Rather than looking to a geology map to discover where these treasures are studying the mineral deposits and the conditions that create them will give you a much better understanding of just where that treasure might be.

    You are on the right track. Keep looking at the specifics until a bigger picture forms. You might find yourself kicking a 10 pound tourmaline crystal out of the way to get to the gold nuggets underneath as so many have here done. Keep looking the treasure is there.

    kcm I tried to give you links to make your research bandwidth lighter. I hope that helps you play the game with the rest of us.

    Heavy Pans
    Last edited by Clay Diggins; Apr 20, 2016 at 01:37 AM.
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  4. #19
    kcm
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    Thanks CD - been doing lots of extra research this month, not to mention looking up parts for the truck, plus the Verizon box on the fritz! They sent a new box out, but haven't been able to get to the mailbox until today - too much flooding.
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  5. #20
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    Back in the late 90's I spent some time consulting at a lithium processing facility in western NC. It was on the site of a spodumene mine. They were no longer digging there but I did get a nice sample of the ore.

    My point? There's lithium ore in its most collectible form within hours of where you live and it may be closer too
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  6. #21
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    Thank you!!! If anything else I'm learning a lot. I know very little about geology. It gets a little overwhelming just jumping in. Then I got stuck on the salt sodium Idea and couldn't get it out of my mind.

    The beryl, I get some idea, we went to a mine in Lagrange Ga, and dug Beryl, black tourmaline, rose quartz, star quartz and others all from one small mine. We found a little aqua marine digging in an old dump pile. and this area where I live was known for corundum mines not to far a way. I also believe there were mines that are not listed or documented. But, I'm way off topic....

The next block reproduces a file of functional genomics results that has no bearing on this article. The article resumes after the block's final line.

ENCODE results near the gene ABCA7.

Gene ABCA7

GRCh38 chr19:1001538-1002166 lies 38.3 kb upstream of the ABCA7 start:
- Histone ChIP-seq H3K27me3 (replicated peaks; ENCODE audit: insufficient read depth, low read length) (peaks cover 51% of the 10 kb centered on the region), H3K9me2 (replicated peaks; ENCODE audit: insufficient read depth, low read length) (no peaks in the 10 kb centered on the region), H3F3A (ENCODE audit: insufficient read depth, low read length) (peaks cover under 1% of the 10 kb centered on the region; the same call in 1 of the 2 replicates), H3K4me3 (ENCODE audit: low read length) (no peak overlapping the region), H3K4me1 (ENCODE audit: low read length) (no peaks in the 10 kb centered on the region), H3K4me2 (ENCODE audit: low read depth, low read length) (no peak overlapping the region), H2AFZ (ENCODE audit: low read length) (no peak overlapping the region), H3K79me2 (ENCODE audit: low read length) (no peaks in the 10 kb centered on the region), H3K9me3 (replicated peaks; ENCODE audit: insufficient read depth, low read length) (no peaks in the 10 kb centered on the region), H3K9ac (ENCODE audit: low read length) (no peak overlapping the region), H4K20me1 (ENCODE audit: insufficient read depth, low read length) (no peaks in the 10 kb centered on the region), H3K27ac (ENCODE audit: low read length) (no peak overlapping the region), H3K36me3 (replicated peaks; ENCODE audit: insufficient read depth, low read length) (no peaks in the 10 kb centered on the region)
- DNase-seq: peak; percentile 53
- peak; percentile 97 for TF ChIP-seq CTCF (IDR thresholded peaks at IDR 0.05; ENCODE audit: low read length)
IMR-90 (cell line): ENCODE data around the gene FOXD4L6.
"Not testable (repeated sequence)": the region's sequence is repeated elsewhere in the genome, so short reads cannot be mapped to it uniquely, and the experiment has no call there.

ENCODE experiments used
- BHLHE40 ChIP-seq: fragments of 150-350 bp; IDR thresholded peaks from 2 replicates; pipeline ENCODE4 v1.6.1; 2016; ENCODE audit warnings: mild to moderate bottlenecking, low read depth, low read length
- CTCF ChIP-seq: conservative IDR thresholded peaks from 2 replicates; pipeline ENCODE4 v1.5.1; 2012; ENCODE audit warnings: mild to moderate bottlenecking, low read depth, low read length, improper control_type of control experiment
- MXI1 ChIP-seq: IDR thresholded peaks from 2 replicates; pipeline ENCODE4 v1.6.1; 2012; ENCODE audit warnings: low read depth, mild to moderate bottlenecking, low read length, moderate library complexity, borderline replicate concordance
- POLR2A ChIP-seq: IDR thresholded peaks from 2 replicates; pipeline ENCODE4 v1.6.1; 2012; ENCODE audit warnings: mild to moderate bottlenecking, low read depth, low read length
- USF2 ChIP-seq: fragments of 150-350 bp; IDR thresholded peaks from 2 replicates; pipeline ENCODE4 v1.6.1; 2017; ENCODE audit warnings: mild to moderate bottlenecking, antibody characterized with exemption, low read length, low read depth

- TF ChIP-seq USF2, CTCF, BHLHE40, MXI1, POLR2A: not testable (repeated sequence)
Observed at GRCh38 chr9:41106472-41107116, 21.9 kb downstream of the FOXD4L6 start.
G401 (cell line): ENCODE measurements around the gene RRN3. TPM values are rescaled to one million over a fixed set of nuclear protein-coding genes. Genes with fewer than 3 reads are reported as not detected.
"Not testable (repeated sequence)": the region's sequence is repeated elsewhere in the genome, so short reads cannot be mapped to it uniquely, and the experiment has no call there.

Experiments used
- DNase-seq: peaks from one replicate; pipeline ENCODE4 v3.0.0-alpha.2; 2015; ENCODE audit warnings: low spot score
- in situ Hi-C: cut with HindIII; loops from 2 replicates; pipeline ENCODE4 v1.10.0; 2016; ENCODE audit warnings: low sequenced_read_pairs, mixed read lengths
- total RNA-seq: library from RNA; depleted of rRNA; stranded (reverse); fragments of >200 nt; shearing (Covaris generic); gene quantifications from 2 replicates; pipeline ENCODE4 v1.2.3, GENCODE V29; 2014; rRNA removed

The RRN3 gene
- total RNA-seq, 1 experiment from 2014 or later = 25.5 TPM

what I'm getting at is that I'm trying to put some kind of visual to something that I have seen.

    Thanks Clay! I was really lost and just going with whatever, hoping to to be able to connect something. I couldn't get the salt deposits out of my mind. And kept thinking salt!

    Either way this is fun!
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  7. #22
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    Bump....

    Had to find and bring this back to the top so I could find it easier...
    Last edited by Nitric; Aug 10, 2016 at 10:54 PM.

  8. #23

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    Clay - I know the area of San Domingo you are talking about but I also read the overburden was 20-30ft deep in that area. One wash I never located in sure u know which one I'm talking about I would really like to pinpoint. I will send you a msg

  9. #24
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    Quote Originally Posted by StreamlineGold View Post
    Clay - I know the area of San Domingo you are talking about but I also read the overburden was 20-30ft deep in that area. One wash I never located in sure u know which one I'm talking about I would really like to pinpoint. I will send you a msg
    The deepest overburden on the Little San Domingo wash is 16 foot right at the mouth on the Hassayampa river. The wash was sample drilled along it's length in 1962. Gold values are more than double west of the highway.

    Old Woman has been hit pretty hard over the years but it still has surprises. It's not where most people assume it is.

    I'll have more on that area soon.

    Heavy Pans
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  10. #25

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    Ah yes, the Old Woman wash. I am a relative newcomer to the area of interest and have speculated many times on the location of the Old Woman based on the old descriptions of activities in San Domingo area. That and the somewhat mysterious location (at least to me) of the old Lotowana workings. I will be looking forward to "more".

  11. #26
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    Quote Originally Posted by hawkeye39 View Post
    Ah yes, the Old Woman wash. I am a relative newcomer to the area of interest and have speculated many times on the location of the Old Woman based on the old descriptions of activities in San Domingo area. That and the somewhat mysterious location (at least to me) of the old Lotowana workings. I will be looking forward to "more".
    The Lotawana was not a single location. A guy by the name of S.E. Sanger made a bunch of claims by the name "Wana" in 1909. Those became locally known as the "Lot of Wanas" claims so Sanger made more claims called the Lotawana 1, Lotawana 2 etc. There were others known as the Golden Goose, Golden egg etc. Those were the first Lotawanas and the ones that started the legends. Very productive claims. A bit of research at the Maricopa County Recorder's office will show you where those were located. Not where the local legends tell you but I gave a hint in this thread as to their true location.